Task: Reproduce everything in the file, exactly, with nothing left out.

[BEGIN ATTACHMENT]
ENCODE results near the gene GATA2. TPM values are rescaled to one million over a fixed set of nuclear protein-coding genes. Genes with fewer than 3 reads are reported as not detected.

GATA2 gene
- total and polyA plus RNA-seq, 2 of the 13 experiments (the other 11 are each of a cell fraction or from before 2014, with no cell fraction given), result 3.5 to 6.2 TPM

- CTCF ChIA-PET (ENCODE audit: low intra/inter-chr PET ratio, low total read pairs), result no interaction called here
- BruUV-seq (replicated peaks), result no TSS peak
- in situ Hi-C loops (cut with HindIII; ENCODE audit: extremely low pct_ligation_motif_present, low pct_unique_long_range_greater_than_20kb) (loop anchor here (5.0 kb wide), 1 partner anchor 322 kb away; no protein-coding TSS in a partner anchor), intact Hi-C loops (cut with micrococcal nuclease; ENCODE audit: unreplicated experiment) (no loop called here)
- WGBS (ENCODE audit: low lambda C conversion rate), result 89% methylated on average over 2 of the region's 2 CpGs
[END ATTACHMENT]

ENCODE results near the gene GATA2. TPM values are rescaled to one million over a fixed set of nuclear protein-coding genes. Genes with fewer than 3 reads are reported as not detected.

GATA2 gene
- total and polyA plus RNA-seq, 2 of the 13 experiments (the other 11 are each of a cell fraction or from before 2014, with no cell fraction given), result 3.5 to 6.2 TPM

- CTCF ChIA-PET (ENCODE audit: low intra/inter-chr PET ratio, low total read pairs), result no interaction called here
- BruUV-seq (replicated peaks), result no TSS peak
- in situ Hi-C loops (cut with HindIII; ENCODE audit: extremely low pct_ligation_motif_present, low pct_unique_long_range_greater_than_20kb) (loop anchor here (5.0 kb wide), 1 partner anchor 322 kb away; no protein-coding TSS in a partner anchor), intact Hi-C loops (cut with micrococcal nuclease; ENCODE audit: unreplicated experiment) (no loop called here)
- WGBS (ENCODE audit: low lambda C conversion rate), result 89% methylated on average over 2 of the region's 2 CpGs